Media Alarmists Are Desperate To Turn Monkeypox Into The Next COVID

(Photo by GIUSEPPE CACACE/AFP via Getty Images)

Dylan Housman Deputy News Editor
Font Size:

Corporate media outlets and COVID-19 alarmists are comparing the coronavirus pandemic to the new monkeypox outbreak, despite the two ailments having little in common.

Experts and journalists have been critical of the Biden administration’s monkeypox response and are drawing comparisons to the U.S. COVID-19 response, which started under former President Donald Trump. But unlike COVID-19, monkeypox hasn’t killed any Americans, is harder to spread, and presents drastically different symptoms than the respiratory virus that has killed more than one million Americans.

According to Axios, COVID-19 “missteps” are “hanging over” Biden’s monkeypox response. “Some public health experts saw echoes of COVID-19 in the government’s halting response,” reported CBS News.

The most recent data available from the World Health Organization (WHO) shows there have been zero deaths from monkeypox in the U.S. or Europe. The Centers for Disease Control and Prevention (CDC) have confirmed 1,470 monkeypox cases in the U.S. across 42 states, Washington, D.C., and Puerto Rico.

COVID-19, on the other hand, has killed nearly six million people globally, according to the World Health Organization. (RELATED: Washington DC Health Department Promotes Monkeypox Vaccination For Staff Of ‘Sex Clubs’)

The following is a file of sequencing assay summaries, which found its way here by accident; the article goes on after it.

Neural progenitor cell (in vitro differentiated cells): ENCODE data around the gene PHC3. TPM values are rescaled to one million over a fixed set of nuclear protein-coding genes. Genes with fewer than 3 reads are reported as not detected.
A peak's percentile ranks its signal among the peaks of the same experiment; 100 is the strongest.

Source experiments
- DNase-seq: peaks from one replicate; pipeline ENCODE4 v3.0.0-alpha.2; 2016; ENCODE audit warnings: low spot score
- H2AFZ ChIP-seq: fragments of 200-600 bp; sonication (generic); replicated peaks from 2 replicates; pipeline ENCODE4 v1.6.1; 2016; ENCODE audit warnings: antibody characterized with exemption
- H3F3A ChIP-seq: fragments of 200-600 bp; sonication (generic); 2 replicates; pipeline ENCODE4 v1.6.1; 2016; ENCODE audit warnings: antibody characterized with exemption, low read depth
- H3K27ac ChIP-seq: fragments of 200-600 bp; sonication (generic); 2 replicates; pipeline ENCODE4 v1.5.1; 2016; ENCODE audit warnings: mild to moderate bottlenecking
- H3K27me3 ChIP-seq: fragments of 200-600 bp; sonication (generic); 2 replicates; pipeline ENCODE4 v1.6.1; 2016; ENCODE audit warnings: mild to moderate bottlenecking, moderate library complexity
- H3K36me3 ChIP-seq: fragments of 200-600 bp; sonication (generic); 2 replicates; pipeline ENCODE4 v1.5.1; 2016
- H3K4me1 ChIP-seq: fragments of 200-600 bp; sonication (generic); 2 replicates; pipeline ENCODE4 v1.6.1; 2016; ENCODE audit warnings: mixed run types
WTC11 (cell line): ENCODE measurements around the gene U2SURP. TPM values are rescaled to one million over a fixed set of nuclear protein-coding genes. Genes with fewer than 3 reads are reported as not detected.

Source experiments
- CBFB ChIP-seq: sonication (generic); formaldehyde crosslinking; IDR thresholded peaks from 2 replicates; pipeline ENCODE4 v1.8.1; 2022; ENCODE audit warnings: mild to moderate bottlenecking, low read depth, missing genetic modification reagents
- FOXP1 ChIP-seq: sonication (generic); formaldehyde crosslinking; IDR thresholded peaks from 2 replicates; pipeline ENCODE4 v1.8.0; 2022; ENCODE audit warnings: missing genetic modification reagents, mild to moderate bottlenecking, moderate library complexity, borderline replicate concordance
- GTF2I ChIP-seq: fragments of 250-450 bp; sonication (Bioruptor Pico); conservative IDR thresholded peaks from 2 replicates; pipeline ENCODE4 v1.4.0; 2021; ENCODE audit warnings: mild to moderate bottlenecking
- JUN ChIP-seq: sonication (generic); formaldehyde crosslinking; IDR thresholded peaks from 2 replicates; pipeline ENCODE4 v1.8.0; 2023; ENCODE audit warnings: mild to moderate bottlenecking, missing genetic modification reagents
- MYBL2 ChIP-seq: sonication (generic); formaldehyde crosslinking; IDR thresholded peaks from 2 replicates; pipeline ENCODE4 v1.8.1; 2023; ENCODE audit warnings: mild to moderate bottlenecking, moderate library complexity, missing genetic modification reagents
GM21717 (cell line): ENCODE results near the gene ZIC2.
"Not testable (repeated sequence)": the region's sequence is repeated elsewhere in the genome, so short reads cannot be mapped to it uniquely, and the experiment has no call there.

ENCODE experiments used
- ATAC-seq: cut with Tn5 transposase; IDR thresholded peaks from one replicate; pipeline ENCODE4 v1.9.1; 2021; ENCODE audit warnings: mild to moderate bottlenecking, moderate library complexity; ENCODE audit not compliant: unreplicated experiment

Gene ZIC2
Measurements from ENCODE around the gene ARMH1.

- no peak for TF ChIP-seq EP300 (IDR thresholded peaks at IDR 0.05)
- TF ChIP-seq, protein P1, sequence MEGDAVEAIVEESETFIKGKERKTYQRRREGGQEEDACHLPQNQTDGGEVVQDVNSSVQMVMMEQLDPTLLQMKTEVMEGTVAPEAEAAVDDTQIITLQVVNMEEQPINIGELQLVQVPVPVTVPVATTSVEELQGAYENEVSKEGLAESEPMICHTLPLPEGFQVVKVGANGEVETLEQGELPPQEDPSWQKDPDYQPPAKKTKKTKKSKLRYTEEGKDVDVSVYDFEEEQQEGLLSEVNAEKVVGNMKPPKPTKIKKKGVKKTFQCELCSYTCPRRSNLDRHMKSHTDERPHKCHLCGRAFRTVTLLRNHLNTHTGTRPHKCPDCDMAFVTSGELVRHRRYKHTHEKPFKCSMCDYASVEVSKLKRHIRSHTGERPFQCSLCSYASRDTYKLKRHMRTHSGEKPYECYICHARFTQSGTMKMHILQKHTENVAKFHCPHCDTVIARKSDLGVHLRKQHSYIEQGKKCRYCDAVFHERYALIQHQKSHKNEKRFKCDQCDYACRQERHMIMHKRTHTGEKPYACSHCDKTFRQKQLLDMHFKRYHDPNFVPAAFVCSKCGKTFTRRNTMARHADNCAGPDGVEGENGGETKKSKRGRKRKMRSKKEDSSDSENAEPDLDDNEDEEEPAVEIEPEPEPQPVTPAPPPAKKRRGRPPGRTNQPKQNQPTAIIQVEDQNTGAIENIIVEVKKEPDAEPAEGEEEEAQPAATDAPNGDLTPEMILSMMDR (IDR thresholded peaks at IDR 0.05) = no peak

But according to Time Magazine, the lack of monkeypox testing available in the U.S. shows that the country’s leaders learned “little” from COVID-19. In The Washington Post, experts say that the U.S. response to monkeypox “mirrors the missteps” of coronavirus. In New York City, monkeypox caught people off guard “again” just like with COVID-19, according to The New York Times.

COVID-19 spread to every corner of society. Men and women, old and young, straight and gay all were susceptible to infection. Monkeypox is contained largely to the gay male community. In Europe, less than one percent of confirmed cases are in women. Less than one percent of European cases were in confirmed heterosexual individuals.

The monkeypox virus doesn’t spread through aerosol particles like the coronavirus. It spreads through close physical contact, often of a sexual nature, according to health experts.

Still, papers like the Washington Post are running op-eds calling for monkeypox to be declared a pandemic and warning of imminent mass casualties. It seems unlikely the virus will have an impact anywhere close to COVID-19.